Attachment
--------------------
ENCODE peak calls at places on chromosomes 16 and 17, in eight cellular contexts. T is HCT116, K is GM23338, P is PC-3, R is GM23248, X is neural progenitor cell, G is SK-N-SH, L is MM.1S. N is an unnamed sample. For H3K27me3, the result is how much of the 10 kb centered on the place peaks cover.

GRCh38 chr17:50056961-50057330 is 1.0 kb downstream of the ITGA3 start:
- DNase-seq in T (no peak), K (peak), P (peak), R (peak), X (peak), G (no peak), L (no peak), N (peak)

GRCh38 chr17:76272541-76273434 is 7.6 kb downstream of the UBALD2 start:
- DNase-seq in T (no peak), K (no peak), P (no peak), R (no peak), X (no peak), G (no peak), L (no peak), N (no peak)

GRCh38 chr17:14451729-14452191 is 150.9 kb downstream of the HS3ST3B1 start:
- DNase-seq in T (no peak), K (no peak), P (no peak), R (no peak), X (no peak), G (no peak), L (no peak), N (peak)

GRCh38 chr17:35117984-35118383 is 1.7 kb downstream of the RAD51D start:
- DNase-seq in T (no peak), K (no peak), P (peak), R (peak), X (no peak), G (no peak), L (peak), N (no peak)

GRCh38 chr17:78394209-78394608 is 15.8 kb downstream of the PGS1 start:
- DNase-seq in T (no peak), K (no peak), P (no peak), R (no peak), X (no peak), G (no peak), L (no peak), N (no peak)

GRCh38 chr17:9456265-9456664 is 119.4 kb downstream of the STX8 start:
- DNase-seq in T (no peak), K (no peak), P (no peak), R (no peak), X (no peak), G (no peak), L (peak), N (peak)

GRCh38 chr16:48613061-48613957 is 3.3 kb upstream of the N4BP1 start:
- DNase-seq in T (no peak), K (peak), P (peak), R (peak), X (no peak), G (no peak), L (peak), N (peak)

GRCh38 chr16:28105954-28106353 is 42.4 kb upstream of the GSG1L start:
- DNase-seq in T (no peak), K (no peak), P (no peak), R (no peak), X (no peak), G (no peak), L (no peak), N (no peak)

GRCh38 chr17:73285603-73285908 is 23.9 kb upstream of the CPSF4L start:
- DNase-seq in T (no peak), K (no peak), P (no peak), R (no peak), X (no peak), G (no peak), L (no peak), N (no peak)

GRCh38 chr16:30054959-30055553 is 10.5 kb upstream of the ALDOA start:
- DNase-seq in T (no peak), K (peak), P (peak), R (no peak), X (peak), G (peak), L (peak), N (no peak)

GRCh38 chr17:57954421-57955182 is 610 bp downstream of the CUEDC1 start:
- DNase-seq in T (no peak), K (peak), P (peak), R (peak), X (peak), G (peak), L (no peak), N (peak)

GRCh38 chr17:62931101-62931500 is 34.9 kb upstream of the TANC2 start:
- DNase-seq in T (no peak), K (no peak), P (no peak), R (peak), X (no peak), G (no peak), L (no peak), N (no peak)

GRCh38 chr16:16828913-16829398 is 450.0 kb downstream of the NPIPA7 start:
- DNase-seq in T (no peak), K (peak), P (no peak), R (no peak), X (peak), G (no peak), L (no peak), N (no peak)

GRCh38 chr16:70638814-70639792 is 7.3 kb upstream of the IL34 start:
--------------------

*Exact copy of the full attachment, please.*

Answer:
ENCODE peak calls at places on chromosomes 16 and 17, in eight cellular contexts. T is HCT116, K is GM23338, P is PC-3, R is GM23248, X is neural progenitor cell, G is SK-N-SH, L is MM.1S. N is an unnamed sample. For H3K27me3, the result is how much of the 10 kb centered on the place peaks cover.

GRCh38 chr17:50056961-50057330 is 1.0 kb downstream of the ITGA3 start:
- DNase-seq in T (no peak), K (peak), P (peak), R (peak), X (peak), G (no peak), L (no peak), N (peak)

GRCh38 chr17:76272541-76273434 is 7.6 kb downstream of the UBALD2 start:
- DNase-seq in T (no peak), K (no peak), P (no peak), R (no peak), X (no peak), G (no peak), L (no peak), N (no peak)

GRCh38 chr17:14451729-14452191 is 150.9 kb downstream of the HS3ST3B1 start:
- DNase-seq in T (no peak), K (no peak), P (no peak), R (no peak), X (no peak), G (no peak), L (no peak), N (peak)

GRCh38 chr17:35117984-35118383 is 1.7 kb downstream of the RAD51D start:
- DNase-seq in T (no peak), K (no peak), P (peak), R (peak), X (no peak), G (no peak), L (peak), N (no peak)

GRCh38 chr17:78394209-78394608 is 15.8 kb downstream of the PGS1 start:
- DNase-seq in T (no peak), K (no peak), P (no peak), R (no peak), X (no peak), G (no peak), L (no peak), N (no peak)

GRCh38 chr17:9456265-9456664 is 119.4 kb downstream of the STX8 start:
- DNase-seq in T (no peak), K (no peak), P (no peak), R (no peak), X (no peak), G (no peak), L (peak), N (peak)

GRCh38 chr16:48613061-48613957 is 3.3 kb upstream of the N4BP1 start:
- DNase-seq in T (no peak), K (peak), P (peak), R (peak), X (no peak), G (no peak), L (peak), N (peak)

GRCh38 chr16:28105954-28106353 is 42.4 kb upstream of the GSG1L start:
- DNase-seq in T (no peak), K (no peak), P (no peak), R (no peak), X (no peak), G (no peak), L (no peak), N (no peak)

GRCh38 chr17:73285603-73285908 is 23.9 kb upstream of the CPSF4L start:
- DNase-seq in T (no peak), K (no peak), P (no peak), R (no peak), X (no peak), G (no peak), L (no peak), N (no peak)

GRCh38 chr16:30054959-30055553 is 10.5 kb upstream of the ALDOA start:
- DNase-seq in T (no peak), K (peak), P (peak), R (no peak), X (peak), G (peak), L (peak), N (no peak)

GRCh38 chr17:57954421-57955182 is 610 bp downstream of the CUEDC1 start:
- DNase-seq in T (no peak), K (peak), P (peak), R (peak), X (peak), G (peak), L (no peak), N (peak)

GRCh38 chr17:62931101-62931500 is 34.9 kb upstream of the TANC2 start:
- DNase-seq in T (no peak), K (no peak), P (no peak), R (peak), X (no peak), G (no peak), L (no peak), N (no peak)

GRCh38 chr16:16828913-16829398 is 450.0 kb downstream of the NPIPA7 start:
- DNase-seq in T (no peak), K (peak), P (no peak), R (no peak), X (peak), G (no peak), L (no peak), N (no peak)

GRCh38 chr16:70638814-70639792 is 7.3 kb upstream of the IL34 start: